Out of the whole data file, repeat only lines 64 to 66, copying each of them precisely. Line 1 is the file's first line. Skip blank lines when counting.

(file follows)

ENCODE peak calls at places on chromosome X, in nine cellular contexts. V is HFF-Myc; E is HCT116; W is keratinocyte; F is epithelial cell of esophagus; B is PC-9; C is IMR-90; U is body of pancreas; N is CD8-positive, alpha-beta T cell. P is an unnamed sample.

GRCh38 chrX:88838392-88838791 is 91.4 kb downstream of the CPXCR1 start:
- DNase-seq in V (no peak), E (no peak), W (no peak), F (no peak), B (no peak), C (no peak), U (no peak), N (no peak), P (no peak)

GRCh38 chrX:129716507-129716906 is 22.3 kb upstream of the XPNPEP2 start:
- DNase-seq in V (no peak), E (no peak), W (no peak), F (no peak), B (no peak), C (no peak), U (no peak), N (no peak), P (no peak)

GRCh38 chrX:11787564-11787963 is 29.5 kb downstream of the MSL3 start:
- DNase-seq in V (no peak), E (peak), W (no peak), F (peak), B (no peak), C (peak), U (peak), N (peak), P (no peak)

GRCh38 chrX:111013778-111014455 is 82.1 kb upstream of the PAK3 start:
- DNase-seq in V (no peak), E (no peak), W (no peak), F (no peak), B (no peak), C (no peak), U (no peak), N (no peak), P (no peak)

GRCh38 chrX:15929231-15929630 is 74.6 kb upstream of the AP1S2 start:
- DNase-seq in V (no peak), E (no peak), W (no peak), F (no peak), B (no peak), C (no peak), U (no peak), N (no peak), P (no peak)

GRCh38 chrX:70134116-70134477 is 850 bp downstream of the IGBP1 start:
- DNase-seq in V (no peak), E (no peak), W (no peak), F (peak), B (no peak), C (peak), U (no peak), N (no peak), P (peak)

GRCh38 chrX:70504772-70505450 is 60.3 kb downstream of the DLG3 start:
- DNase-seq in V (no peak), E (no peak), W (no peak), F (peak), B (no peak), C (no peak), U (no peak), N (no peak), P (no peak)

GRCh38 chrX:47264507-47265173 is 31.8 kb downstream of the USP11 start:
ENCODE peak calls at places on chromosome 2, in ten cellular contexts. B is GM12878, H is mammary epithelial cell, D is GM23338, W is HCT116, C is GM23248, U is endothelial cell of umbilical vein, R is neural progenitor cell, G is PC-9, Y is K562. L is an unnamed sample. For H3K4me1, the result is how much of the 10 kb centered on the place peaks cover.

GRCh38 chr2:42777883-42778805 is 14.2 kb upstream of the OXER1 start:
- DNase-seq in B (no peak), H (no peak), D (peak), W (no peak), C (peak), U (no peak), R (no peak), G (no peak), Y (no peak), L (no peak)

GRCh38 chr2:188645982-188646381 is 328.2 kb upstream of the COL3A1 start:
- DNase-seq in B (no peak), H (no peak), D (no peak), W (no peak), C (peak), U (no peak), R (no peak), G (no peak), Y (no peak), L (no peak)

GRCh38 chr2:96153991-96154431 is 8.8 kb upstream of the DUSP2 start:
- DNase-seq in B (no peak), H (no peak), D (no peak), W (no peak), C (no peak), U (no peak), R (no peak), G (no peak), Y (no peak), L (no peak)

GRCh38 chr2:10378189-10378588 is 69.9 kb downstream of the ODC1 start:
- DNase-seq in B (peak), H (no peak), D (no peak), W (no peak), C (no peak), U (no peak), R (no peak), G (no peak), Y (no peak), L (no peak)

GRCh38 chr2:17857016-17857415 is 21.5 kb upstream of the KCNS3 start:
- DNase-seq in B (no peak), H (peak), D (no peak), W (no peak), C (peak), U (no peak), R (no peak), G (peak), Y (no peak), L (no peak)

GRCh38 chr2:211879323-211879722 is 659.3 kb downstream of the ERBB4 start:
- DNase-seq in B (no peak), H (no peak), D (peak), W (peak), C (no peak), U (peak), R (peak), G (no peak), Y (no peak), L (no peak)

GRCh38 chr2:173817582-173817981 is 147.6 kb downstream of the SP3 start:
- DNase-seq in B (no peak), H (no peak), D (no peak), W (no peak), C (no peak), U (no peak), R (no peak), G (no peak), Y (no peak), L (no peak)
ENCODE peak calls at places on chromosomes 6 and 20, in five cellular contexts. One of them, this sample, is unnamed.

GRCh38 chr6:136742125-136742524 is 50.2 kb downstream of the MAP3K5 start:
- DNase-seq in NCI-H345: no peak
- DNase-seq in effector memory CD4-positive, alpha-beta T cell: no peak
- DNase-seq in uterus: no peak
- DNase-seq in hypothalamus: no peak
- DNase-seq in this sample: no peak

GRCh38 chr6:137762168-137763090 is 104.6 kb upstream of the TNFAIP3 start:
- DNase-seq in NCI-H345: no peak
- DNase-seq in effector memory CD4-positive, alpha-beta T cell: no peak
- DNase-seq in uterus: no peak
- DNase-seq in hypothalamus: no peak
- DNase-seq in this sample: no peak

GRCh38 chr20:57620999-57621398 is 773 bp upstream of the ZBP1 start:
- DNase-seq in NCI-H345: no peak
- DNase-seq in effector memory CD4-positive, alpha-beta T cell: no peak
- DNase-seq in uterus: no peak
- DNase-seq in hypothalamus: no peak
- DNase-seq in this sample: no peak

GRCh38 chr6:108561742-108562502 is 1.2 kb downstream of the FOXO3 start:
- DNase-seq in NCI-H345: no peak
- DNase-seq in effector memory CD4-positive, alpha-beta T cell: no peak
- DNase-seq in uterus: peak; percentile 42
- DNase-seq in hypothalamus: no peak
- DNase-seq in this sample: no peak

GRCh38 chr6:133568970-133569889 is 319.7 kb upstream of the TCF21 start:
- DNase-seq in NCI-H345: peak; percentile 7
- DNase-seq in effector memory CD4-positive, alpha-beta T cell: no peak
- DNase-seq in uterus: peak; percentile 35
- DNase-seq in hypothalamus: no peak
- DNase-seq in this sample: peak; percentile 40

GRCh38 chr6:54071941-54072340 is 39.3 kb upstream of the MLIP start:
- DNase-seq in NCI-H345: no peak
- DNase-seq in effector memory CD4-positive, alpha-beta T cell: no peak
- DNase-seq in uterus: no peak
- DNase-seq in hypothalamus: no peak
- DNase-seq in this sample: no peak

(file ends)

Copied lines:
- DNase-seq in NCI-H345: no peak
- DNase-seq in effector memory CD4-positive, alpha-beta T cell: no peak
- DNase-seq in uterus: no peak